Wednesday, June 25, 2008

Need ncurses, module-assistant to build Linux kernel?

I think I may be getting somewhere with my compile problems for building Linux kernel modules for Voyage.

First of all, modpost apparently comes with linux-headers and is built when the kernel source is run with a "make" command.

Secondly, building the kernel apparently requires ncurses, which was causing most of my module build scripts to fail.

Several posts are recommending moving from modpost to module-assistant for Debian (and here) ... but alas, most modules I am working with are already configured to work with modpost. :( But something to keep in mind if I am writing my own kernel modules.

UPDATE, June 25, 2008 3:45 pm: I installed ncurses using this command:
apt-get install libncurses-dev

and I could indeed build the kernel without any problems.

Wednesday, June 18, 2008

And Linux is now a wireless AP router

I followed the instructions in the YoLinux article on making the Linux gateway ... and it works perfectly. The WORKIT AP now functions as a gateway router, instead of the bridge as it was earlier. (The LinuxJournal article mentioned in my previous post is a little old at this point.)

I just had to follow the instructions to set up the gateway. This is what I used for the WORKIT AP (eth0 is my wired WAN connection and ath0 is the wireless LAN):
   # Delete and flush. Default table is "filter". Others like "nat" must be explicitly stated.
# Flush all the rules in filter and nat tables
iptables --flush
iptables --table nat --flush
# Delete all chains that are not in default filter and nat table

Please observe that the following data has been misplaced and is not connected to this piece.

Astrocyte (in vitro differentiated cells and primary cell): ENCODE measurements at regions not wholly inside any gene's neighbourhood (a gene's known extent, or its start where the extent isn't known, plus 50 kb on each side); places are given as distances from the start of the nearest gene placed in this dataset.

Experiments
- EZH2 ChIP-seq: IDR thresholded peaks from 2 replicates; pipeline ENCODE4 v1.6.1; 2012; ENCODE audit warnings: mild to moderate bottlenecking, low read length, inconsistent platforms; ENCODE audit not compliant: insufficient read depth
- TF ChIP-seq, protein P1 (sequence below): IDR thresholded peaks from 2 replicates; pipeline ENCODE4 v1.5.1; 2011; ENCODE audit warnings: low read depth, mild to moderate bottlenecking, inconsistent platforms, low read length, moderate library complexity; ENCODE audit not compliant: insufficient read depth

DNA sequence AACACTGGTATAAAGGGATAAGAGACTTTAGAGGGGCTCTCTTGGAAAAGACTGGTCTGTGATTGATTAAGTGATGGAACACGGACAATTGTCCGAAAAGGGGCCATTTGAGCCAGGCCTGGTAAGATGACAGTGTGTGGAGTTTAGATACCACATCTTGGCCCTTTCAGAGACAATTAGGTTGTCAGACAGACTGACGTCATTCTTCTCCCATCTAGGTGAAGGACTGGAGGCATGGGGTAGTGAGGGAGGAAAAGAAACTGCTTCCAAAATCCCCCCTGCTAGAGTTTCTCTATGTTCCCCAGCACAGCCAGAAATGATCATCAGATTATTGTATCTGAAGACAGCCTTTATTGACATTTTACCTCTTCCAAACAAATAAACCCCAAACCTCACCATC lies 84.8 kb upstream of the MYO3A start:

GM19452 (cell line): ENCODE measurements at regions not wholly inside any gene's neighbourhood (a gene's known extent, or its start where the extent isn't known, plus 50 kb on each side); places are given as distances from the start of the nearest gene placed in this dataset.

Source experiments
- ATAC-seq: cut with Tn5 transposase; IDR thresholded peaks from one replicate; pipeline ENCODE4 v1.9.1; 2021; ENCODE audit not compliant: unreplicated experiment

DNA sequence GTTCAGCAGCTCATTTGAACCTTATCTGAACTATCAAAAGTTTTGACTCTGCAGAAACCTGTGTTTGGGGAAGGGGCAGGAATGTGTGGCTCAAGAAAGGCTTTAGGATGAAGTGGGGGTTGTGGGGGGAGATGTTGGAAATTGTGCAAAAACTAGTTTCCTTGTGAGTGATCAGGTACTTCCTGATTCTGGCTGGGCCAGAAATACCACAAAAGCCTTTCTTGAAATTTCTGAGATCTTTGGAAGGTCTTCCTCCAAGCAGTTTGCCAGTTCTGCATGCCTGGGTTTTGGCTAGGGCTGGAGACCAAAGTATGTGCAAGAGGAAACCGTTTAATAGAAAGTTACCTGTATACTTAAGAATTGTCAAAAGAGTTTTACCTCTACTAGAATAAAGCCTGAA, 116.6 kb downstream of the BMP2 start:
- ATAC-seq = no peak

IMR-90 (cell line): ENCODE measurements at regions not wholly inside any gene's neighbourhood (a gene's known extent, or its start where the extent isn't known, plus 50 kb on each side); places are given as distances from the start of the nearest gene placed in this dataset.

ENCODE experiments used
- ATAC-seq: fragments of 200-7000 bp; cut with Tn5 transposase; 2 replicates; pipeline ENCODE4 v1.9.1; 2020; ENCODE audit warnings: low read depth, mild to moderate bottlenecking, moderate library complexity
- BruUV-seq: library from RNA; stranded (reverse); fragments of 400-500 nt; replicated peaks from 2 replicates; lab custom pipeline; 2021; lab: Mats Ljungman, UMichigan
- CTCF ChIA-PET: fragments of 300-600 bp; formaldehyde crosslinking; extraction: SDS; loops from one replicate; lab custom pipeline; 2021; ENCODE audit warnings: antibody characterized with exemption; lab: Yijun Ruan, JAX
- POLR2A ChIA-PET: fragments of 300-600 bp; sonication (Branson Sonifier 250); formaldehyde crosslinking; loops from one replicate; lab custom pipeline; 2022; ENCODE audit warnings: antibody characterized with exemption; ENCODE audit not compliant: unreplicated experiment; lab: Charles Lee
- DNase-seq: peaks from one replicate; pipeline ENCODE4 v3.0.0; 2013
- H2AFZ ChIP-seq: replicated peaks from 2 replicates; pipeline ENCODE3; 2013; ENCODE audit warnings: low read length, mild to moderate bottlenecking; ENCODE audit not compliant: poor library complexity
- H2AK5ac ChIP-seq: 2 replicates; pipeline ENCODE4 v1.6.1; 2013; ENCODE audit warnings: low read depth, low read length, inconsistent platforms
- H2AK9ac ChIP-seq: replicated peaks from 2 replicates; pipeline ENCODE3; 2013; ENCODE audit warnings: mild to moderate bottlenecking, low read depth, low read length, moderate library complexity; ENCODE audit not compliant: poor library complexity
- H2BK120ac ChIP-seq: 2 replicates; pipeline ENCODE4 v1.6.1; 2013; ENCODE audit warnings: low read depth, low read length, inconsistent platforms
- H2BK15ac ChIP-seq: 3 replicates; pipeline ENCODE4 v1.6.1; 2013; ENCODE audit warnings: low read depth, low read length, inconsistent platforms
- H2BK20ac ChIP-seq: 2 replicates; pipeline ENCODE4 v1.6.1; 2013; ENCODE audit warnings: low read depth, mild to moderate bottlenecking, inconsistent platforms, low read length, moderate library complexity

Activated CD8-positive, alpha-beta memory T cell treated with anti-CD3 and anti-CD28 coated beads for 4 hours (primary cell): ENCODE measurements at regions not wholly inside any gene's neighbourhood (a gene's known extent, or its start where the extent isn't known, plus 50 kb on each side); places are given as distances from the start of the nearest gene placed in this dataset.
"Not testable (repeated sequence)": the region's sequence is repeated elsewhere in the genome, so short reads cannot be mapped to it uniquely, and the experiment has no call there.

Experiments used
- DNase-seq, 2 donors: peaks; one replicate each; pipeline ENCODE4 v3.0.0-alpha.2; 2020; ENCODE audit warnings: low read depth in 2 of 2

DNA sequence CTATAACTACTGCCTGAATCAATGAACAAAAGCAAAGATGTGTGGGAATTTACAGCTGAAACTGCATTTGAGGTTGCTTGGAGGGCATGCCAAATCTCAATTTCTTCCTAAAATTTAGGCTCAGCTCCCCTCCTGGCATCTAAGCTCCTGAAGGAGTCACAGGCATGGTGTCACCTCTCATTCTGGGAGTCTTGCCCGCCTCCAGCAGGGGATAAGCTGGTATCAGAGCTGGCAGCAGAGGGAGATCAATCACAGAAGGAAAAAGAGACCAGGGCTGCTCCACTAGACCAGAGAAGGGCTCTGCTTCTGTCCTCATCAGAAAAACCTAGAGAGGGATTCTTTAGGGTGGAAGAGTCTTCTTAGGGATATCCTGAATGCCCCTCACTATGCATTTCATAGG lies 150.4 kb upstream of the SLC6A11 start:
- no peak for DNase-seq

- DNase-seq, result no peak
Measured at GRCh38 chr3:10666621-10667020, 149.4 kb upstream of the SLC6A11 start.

iptables --delete-chain
iptables --table nat --delete-chain

# Set up IP FORWARDing and Masquerading
iptables --table nat --append POSTROUTING --out-interface eth0 -j MASQUERADE
iptables --append FORWARD --in-interface ath0 -j ACCEPT

# Enables packet forwarding by kernel
echo 1 > /proc/sys/net/ipv4/ip_forward

Also, while instructions exist for both iptables and ipchains, you will find yourself using the iptables rules since ipchains was RIP after Linux 2.4 came out.

Tuesday, June 17, 2008

Setting up a Linux AP: Bridge vs. router

Now that I have DHCP and DNS set up, the last thing I need to do is set up the WORKIT box to act as a complete AP by bridging the wireless (LAN) and wired (WAN) connections.

I naively followed's instructions on setting up a wireless AP by bridging the connections.

I was surprised to see that it completely broke the DHCP/DNS/gateway system I had set up - my wireless client instead picked up the IP address (DNS and DHCP) from the department's regular network. And my "gateway" (the WORKIT AP) had "disappeared", since I was not being assigned an IP address from it and was not on its internal network (10.0.0.x) that I had set up.

What had happened? I finally realized I had set up Linux on the WORKIT AP as a glorified wireless bridge (think switch/hub), not a router!

What I now need to do is set up Linux to act as a gateway, so the WORKIT AP acts completely as a full AP.

A little more search leads to YoLinux's article on setting up a Linux gateway and on Linux Journal as well. Basically, this involves a little fiddling around with iptables...

Installing Kernel AODV for Linux

I attempted to install the "Kernel AODV" kernel module today for the WORKIT AP. Progress was relatively smooth till the last step of the make process, which called "modpost" to create the kernel module.

As expected, there were some issues with my header include files, so had to change the Makefile and include the following lines:
CFLAGS += -I/usr/include/
CFLAGS += -I/usr/include/linux/
CFLAGS += -I/home/linux-

(the last one is the custom directory where I untarred the kernel source.)

In addition, I also had to copy the following files from the kernel source directory:
  • irq_regs.h
  • device.h
  • pda.h
to /usr/include/asm, since the compiler was complaining that they were missing.

After moving all the files, the compilation went smoothly and produced all the .o files; however, it is now stuck at the last step of actually making it a kernel module using "modpost". More information coming soon.

Installing kernel source in Voyage Linux

While making kernel based modules, I got an error of the type:

"Missing .config file in /lib/modules/2.6.20-486-voyage/build"

The reason this happens is because the kernel source is not installed with Voyage Linux, but if you are building kernel modules, you need access to this.

apt-get install kernel-sources does not work either.